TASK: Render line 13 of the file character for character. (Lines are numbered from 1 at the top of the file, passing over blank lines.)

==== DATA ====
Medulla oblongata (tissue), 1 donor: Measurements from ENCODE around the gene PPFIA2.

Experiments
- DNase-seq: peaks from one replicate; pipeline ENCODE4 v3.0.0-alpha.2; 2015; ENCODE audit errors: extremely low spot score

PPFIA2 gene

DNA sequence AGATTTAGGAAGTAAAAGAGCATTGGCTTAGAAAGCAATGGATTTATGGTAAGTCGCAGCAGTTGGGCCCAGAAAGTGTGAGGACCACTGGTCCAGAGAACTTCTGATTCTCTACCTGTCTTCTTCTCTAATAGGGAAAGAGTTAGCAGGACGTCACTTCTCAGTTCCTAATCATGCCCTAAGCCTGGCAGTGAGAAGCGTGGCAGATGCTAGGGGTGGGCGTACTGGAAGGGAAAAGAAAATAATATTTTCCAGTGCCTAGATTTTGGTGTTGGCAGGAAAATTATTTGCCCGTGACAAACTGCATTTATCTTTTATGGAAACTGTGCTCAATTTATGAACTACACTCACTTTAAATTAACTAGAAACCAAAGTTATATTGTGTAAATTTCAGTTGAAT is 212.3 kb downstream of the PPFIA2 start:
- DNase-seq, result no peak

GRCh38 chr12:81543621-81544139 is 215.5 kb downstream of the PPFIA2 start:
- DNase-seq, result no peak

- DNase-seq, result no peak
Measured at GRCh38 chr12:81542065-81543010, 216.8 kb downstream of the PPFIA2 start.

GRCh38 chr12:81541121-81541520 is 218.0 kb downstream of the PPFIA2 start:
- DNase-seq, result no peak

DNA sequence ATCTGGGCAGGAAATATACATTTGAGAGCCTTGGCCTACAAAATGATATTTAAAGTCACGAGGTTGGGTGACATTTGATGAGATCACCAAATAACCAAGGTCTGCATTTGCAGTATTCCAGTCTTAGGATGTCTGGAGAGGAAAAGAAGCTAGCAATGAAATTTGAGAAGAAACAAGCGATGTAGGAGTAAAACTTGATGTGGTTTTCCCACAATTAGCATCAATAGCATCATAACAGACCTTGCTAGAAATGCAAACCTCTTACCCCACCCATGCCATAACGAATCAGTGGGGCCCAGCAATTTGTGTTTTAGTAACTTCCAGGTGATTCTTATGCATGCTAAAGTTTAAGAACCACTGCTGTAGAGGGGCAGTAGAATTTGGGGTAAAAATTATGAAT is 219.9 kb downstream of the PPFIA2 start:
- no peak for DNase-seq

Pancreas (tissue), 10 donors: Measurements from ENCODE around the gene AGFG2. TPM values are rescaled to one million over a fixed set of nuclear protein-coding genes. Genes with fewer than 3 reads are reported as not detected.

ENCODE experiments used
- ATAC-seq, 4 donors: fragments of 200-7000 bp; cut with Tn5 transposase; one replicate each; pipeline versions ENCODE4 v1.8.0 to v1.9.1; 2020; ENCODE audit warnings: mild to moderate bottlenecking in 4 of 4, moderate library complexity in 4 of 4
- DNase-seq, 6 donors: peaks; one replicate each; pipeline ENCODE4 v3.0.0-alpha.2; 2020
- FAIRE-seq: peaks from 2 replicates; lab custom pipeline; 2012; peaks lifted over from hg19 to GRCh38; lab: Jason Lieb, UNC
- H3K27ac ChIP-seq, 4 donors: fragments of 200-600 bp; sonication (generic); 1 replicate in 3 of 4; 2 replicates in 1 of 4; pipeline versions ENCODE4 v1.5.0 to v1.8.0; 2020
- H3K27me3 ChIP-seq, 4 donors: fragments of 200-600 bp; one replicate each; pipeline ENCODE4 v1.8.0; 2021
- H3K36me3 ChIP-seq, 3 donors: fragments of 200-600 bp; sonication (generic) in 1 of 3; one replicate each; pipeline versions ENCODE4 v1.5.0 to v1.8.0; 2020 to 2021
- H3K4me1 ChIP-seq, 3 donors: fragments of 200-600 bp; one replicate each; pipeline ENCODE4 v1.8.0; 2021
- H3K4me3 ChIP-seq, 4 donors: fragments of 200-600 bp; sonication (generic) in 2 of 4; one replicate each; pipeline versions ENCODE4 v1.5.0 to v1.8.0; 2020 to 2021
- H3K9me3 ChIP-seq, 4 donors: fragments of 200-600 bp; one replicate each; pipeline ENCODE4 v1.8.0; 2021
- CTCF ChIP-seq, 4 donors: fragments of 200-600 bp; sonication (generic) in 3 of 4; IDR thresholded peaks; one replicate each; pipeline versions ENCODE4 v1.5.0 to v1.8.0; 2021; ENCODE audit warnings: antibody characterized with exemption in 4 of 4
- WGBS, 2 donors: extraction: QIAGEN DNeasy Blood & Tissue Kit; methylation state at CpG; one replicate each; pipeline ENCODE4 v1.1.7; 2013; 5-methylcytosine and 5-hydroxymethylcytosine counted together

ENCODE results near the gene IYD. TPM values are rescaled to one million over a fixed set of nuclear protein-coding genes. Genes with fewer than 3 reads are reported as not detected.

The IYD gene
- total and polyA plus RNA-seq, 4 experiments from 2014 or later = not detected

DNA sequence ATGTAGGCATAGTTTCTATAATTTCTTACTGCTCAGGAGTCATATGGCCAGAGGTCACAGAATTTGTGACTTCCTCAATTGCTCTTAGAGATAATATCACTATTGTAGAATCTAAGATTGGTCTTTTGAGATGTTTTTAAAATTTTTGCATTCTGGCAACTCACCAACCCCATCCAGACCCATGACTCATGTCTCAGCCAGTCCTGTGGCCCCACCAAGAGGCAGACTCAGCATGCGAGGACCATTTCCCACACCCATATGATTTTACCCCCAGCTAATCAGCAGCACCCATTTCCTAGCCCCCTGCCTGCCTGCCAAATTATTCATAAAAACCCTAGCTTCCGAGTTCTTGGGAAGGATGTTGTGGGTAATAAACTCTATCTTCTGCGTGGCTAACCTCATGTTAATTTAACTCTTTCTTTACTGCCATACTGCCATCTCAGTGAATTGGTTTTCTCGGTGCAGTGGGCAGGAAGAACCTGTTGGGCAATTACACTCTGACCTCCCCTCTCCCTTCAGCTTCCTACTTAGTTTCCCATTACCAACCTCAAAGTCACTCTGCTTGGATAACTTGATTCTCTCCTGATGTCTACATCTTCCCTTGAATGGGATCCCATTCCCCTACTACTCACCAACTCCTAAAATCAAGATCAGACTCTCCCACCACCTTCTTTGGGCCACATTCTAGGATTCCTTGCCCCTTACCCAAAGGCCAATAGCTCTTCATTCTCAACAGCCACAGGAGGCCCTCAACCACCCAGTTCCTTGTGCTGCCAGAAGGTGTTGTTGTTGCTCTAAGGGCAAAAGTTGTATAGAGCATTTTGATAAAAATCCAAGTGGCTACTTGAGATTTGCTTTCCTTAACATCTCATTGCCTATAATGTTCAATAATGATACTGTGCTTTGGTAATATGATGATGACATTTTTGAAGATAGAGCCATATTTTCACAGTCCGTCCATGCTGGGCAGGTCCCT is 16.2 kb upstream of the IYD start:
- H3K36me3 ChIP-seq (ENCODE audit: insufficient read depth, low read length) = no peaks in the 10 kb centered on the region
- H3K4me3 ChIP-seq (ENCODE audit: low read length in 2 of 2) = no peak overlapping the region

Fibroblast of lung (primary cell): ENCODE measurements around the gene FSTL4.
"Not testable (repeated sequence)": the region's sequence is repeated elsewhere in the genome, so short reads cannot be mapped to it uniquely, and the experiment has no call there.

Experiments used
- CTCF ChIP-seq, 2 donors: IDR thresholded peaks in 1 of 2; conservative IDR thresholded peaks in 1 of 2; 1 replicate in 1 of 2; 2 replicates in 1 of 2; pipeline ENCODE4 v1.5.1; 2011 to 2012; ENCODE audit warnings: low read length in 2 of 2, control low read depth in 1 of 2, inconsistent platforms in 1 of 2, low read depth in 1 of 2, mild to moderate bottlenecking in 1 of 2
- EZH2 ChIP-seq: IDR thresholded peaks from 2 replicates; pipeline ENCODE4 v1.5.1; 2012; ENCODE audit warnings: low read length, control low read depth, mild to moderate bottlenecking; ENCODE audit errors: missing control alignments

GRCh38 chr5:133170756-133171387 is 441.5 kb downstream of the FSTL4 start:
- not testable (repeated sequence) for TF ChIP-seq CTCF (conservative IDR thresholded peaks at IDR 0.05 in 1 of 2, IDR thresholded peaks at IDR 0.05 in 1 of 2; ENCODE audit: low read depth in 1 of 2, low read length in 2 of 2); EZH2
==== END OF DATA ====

DNA sequence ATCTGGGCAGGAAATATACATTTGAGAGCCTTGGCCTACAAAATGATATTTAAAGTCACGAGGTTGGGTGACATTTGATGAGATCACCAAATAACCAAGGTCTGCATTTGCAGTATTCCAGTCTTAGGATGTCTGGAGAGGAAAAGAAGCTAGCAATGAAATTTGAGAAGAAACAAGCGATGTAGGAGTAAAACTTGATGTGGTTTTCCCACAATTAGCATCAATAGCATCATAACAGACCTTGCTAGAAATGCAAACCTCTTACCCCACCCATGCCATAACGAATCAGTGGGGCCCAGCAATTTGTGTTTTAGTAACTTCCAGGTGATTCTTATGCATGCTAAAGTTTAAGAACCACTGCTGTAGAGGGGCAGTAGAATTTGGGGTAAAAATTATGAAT is 219.9 kb downstream of the PPFIA2 start: